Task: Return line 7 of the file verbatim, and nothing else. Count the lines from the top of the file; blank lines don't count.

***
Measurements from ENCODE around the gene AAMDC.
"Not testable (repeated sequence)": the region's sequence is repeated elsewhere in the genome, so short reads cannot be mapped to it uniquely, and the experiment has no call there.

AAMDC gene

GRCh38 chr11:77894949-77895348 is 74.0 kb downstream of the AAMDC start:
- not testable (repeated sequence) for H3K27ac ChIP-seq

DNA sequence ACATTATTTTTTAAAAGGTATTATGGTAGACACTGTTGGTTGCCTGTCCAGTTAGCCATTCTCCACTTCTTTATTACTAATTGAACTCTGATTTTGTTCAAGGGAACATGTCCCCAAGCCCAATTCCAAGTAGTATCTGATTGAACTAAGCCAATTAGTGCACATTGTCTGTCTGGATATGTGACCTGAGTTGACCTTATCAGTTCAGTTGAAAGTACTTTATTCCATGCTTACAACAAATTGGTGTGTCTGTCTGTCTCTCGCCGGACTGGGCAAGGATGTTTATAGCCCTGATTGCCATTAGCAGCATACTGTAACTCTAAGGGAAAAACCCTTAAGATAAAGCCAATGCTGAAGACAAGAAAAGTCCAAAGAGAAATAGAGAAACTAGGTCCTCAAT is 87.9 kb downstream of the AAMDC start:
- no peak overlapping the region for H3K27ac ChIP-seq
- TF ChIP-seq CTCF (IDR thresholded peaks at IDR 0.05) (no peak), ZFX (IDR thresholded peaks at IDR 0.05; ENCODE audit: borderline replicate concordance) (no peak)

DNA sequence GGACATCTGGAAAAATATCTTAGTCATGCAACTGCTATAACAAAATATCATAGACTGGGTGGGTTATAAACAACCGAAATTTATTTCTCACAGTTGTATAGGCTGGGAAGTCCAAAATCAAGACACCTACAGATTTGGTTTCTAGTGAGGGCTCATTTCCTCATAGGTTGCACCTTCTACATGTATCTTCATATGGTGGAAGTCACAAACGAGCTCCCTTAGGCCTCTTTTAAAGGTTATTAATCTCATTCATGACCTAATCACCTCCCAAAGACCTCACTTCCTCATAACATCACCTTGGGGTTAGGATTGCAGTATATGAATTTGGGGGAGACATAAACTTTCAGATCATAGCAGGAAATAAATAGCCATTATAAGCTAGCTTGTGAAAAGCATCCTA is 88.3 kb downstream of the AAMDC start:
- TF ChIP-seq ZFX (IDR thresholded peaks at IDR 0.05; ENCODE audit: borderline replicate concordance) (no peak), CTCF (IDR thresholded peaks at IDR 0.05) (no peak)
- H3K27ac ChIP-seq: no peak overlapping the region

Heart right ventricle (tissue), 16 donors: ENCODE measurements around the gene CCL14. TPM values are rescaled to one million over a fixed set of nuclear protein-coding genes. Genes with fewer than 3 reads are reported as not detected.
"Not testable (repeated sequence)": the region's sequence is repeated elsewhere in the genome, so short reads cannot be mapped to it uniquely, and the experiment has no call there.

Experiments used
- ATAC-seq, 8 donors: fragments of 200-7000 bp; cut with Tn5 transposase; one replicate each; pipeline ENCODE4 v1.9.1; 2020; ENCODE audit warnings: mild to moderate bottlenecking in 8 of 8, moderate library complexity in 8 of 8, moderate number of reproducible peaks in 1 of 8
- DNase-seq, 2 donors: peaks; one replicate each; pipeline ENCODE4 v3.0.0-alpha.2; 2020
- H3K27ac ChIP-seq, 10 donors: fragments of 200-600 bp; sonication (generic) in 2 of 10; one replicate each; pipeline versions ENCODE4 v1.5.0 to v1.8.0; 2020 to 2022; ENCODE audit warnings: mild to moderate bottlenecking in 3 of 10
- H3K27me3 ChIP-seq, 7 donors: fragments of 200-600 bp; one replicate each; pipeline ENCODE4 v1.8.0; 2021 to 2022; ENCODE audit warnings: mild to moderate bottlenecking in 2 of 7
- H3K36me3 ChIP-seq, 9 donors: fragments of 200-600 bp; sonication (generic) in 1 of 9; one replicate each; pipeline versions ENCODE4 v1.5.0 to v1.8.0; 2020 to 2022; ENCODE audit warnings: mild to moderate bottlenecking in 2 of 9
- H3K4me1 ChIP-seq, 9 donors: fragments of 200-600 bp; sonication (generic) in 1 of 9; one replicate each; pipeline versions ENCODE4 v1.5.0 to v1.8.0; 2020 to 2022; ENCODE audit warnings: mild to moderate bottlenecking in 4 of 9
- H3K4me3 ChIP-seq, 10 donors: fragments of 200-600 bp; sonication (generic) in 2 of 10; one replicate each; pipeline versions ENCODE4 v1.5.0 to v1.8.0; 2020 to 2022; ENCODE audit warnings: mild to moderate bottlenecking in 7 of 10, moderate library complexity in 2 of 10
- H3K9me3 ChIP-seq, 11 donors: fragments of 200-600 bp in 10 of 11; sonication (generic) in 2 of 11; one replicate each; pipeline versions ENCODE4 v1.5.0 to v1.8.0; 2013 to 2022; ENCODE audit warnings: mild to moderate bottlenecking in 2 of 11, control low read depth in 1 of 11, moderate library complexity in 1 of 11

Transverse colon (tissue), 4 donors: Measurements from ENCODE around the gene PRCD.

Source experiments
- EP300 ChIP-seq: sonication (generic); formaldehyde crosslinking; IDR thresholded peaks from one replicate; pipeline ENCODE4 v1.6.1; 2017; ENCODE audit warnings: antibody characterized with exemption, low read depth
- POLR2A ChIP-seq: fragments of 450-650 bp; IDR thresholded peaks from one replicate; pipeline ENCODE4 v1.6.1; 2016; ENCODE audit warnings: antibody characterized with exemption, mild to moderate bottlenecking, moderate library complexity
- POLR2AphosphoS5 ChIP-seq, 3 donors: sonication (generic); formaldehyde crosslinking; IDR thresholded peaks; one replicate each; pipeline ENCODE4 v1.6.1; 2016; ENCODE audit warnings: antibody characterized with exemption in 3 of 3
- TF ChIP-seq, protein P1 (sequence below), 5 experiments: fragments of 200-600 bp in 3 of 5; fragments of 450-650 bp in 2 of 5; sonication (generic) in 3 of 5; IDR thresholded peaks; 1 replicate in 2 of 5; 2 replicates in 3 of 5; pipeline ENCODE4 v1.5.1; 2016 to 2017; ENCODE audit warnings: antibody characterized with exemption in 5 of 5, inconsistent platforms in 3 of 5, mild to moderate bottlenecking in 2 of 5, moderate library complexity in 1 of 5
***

- no peak overlapping the region for H3K27ac ChIP-seq